Through our searches we identified 15 relevant UK guidelines and 2399 international systematic reviews, which were assessed for eligibility. In total, 15 guidelines and 111 systematic reviews met the inclusion criteria (see Table 2).
Figure 6 illustrates the screening process for key terms. The evidence statements from the UK guidelines are summarised in Table 7 while the evidence statements from the international systematic reviews are included in Appendix 11.
Of the 15 guidelines identified, 12 contained one or more key search terms and 12 made recommendations or evidence statements relating to ethnicity (see Table 7). Of the 111 systematic reviews identified, 66 (59%) contained one or more key search terms; however, 41 (62%) of the 66 systematic reviews made evidence statements relating to ethnicity (see Appendix 11). The remaining 25 systematic reviews contained the key term without any further information. None of the 66 systematic reviews conducted subgroup meta-analysis to pool the ethnic-specific results and assess differential effect sizes according to ethnicity.
Themes relating to ethnicity in UK guidelines and international systematic reviews
The evidence statements from the 12 guidelines were grouped under 16 generic statements (Table 8). From the generic statements, five themes were identified and these are summarised in Box 4. No new themes emerged from the evidence statements extracted from the systematic reviews that were not already encompassed under the five themes. Table 8 therefore represents these two sources of evidence.
Theme 1: acknowledging diversity
The guidelines and systematic reviews recognised ethnicity as an important factor in health promotion interventions.215 There was acknowledgement of the variation in disease patterns and risk factors137,200,221,227 between different ethnic groups,137,200 for example smoking,137,139 stress,137,215 physical inactivity79,173 and diseases such as obesity174 and cardiovascular disease,221 and awareness that some health issues may in fact be unique to certain ethnic groups. Diversity in beliefs, values and attitudes was also identified, for example perceptions of weight and overweight,174 and consequently the need to involve ethnic groups in formative work for interventions.179
Theme 2: identifying evidence gaps
The second theme related to gaps in the evidence base for health promotion interventions for ethnic minority populations. These gaps were discussed in terms of a lack of high-quality studies and randomised controlled trials79,112,137,172–174,204 and a lack of studies examining whether or not intervention strategies known to be effective in the general population are also effective for ethnic minority populations (e.g. incentives201,237 and workplace127,176 settings).188,222 There was poor-quality analysis and reporting of studies involving ethnic minority populations.215 There were also studies that did not report results according to ethnic subgroups223 or which statistically adjusted for ethnicity but did not analyse their results according to ethnicity.209,219 Not surprisingly, considering the general lack of quality studies, there was also a major gap in cost-effectiveness evidence reported in the guidelines.112,170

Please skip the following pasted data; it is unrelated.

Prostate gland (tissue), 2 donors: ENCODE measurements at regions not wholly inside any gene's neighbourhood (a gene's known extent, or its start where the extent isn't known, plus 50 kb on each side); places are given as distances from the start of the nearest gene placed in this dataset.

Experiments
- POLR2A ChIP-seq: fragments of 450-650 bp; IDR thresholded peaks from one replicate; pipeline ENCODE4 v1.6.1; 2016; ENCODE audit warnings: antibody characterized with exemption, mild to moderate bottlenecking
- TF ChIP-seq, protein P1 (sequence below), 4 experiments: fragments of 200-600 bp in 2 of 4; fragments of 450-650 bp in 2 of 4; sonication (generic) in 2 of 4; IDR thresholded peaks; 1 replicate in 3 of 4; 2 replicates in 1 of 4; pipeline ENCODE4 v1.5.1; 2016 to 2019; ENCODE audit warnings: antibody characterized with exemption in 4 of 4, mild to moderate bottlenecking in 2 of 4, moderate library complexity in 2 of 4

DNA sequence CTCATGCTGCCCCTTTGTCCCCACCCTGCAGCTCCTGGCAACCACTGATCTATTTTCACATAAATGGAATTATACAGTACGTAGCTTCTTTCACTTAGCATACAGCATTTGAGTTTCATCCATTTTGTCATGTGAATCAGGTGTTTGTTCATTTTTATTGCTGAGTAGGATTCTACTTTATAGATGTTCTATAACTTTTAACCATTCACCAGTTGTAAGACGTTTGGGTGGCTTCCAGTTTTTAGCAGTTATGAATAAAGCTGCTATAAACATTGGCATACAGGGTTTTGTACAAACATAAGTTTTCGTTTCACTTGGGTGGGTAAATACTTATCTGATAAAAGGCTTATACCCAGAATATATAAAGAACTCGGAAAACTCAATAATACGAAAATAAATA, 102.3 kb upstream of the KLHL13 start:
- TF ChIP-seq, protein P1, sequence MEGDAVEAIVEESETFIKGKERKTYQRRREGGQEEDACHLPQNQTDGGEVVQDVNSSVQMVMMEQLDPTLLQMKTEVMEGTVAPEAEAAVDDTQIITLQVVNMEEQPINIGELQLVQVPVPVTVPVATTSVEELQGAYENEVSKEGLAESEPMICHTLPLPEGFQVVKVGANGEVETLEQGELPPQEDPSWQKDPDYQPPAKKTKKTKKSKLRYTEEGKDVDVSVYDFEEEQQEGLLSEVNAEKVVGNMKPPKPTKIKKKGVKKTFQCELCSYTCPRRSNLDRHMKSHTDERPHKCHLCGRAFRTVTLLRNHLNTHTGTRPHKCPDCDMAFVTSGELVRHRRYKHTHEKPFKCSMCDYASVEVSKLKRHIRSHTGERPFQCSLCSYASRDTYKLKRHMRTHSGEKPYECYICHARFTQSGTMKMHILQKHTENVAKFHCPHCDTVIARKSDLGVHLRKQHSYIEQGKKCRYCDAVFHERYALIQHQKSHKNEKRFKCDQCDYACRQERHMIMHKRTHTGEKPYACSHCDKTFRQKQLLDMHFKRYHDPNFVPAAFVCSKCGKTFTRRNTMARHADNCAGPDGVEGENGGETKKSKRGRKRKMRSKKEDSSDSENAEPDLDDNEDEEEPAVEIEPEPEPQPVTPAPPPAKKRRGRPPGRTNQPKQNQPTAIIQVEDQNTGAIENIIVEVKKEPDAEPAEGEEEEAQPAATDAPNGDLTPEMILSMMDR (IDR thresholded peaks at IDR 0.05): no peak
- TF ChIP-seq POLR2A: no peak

Theme 3: observing differential effects of interventions
There was awareness of the differential effects of interventions on different ethnic groups and also across ethnic groups in various settings112,118,121,172,177,178,181,182,204,211,214,215,223,230,232 and contexts (e.g. different countries200). How recommendations for practice may impact on the health of specific ethnic minority groups and how effective interventions are for the health of ethnic minority groups were generally not known.112,172,182,204 Even within those populations for which significant evidence has accrued, such as within the African American population in the USA, there was still a lack of clear evidence despite interventions and/or materials reportedly demonstrating increased reach and better utilisation.172 Some guidelines and reviews presented evidence of interventions carried out in ethnic minority populations and there was mixed effectiveness found for these interventions, with no definitive conclusions reported.136,172,201,232 It was recommended that, in addition to interventions, there may also be differential effectiveness of the tools used to assess risk of ill-health and that ethnicity should be taken into consideration when assessing risk (e.g. body mass index,236 waist circumference137 and blood pressure137 measurements) to avoid inaccurate predictions.137
Theme 4: taking action to adapt interventions
There was also awareness that action needed to be taken to address the gaps in evidence and to adapt interventions139,211,229 and services120 to be more appropriate for diverse populations and to produce interventions and services that are equally effective for all populations. Adaptations were discussed for ethnic minority groups182,210 (e.g. language120,172,174) with the evidence suggesting that adapted interventions may be effective for behaviour change.127,136,153,183,189,198,207,216,218,227,228,229 In addition to adapting for ethnicity, the guidelines and reviews suggested that interventions should examine how other factors such as gender,172,179 age172 and SES intersect with ethnicity112,201 to influence health outcomes and affect health intervention successes. They should also adapt for psychological, social, cultural and economic determinants, this recognising the effects of the wider contexts of health in relation to health promotion for ethnic minority populations.112,172,173,176,217,232 Avoiding discrimination and stereotyping112,172 were other important considerations that were raised. The guidelines proposed that a way to ensure that interventions were appropriately adapted was by working with communities and families (e.g. conduct initial needs assessments, address barriers).79,112,122,172,174,227
Theme 5: improving research design, analysis and reporting
Improved representation of ethnic minority populations in research, along with more well-designed research studies, was recommended as a response to the observed increasing ethnic diversity.120,218,221,223,229,237 It was suggested that research should focus on filling in the gaps in evidence on, for example, effectiveness of physical activity and dietary counselling delivered in health-care settings.183 The need for research to address past and current levels of under-representation of, for example, African Americans and Asian Americans218 in studies on physical activity199 and healthy eating223 was also emphasised. It was recommended that ethnic minority groups should be proportionally represented in research in terms of their risk or rate of disease stemming from, for example, tobacco use.120 Furthermore, better collection182 and reporting214,215,223 of interventions in relation to ‘differences in access, recruitment and uptake according to . . . ethnicity’112 were recommended. Finally, more syntheses of existing data for ethnic minority health were also recommended,174,180 making use of the existing empirical studies and providing stronger evidence for researchers and health practitioners on which to base future interventions.